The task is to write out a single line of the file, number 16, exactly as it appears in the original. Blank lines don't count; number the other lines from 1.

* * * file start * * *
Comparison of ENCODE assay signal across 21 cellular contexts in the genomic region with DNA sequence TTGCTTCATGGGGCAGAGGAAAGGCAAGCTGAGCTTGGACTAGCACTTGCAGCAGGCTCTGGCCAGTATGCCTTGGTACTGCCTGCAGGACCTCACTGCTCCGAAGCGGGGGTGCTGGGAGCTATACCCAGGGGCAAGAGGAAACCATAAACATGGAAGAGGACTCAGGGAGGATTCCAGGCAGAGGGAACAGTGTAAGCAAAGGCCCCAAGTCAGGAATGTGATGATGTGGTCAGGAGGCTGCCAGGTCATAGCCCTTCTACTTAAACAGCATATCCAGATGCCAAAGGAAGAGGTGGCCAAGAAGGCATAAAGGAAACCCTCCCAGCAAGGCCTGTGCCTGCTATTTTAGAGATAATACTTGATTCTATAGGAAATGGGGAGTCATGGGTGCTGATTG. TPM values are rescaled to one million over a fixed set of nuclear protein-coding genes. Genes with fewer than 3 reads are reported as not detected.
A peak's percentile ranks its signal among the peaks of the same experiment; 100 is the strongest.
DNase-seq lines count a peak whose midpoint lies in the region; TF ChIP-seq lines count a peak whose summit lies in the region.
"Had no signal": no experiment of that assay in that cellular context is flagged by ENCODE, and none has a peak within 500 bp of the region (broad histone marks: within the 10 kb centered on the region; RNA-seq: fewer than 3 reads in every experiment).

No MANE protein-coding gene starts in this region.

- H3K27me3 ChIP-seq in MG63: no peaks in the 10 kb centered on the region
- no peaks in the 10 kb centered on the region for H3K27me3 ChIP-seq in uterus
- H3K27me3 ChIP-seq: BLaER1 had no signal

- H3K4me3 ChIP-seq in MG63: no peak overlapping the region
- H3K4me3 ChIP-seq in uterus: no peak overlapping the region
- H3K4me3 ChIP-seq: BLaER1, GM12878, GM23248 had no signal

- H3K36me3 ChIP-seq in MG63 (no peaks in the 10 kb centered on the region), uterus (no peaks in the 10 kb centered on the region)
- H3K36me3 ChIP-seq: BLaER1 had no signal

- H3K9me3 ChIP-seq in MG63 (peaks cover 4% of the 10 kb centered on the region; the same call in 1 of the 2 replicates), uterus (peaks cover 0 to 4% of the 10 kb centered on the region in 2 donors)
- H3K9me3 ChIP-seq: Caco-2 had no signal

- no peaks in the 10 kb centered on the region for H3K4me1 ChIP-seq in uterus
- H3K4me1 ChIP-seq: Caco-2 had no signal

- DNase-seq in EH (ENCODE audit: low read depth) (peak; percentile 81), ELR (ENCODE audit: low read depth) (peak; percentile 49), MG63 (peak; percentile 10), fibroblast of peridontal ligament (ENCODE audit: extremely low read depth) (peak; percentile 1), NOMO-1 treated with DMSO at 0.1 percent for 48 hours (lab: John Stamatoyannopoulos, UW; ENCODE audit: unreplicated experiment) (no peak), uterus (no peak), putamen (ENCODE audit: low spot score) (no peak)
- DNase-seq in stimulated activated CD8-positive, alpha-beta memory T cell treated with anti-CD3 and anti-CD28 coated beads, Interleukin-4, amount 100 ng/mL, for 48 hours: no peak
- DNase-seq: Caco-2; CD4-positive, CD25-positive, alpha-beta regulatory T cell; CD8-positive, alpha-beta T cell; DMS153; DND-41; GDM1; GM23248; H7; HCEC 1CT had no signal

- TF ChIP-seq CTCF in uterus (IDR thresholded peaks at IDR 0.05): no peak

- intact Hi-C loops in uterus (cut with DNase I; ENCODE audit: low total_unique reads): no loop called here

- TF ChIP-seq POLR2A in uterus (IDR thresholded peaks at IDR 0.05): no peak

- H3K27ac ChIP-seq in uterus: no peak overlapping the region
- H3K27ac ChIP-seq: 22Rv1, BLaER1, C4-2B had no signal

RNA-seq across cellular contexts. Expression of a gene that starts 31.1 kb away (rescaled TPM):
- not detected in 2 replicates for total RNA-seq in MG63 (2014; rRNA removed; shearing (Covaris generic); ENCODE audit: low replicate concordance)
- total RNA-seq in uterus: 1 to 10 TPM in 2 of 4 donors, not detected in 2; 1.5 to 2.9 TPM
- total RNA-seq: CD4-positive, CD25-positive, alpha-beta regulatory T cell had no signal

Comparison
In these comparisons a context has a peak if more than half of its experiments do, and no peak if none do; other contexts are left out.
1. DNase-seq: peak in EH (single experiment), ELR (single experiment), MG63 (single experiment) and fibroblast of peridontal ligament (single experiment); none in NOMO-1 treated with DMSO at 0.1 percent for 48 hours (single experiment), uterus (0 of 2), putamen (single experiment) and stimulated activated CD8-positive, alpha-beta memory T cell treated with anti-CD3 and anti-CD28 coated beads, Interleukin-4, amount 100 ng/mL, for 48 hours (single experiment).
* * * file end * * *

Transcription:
- no peaks in the 10 kb centered on the region for H3K4me1 ChIP-seq in uterus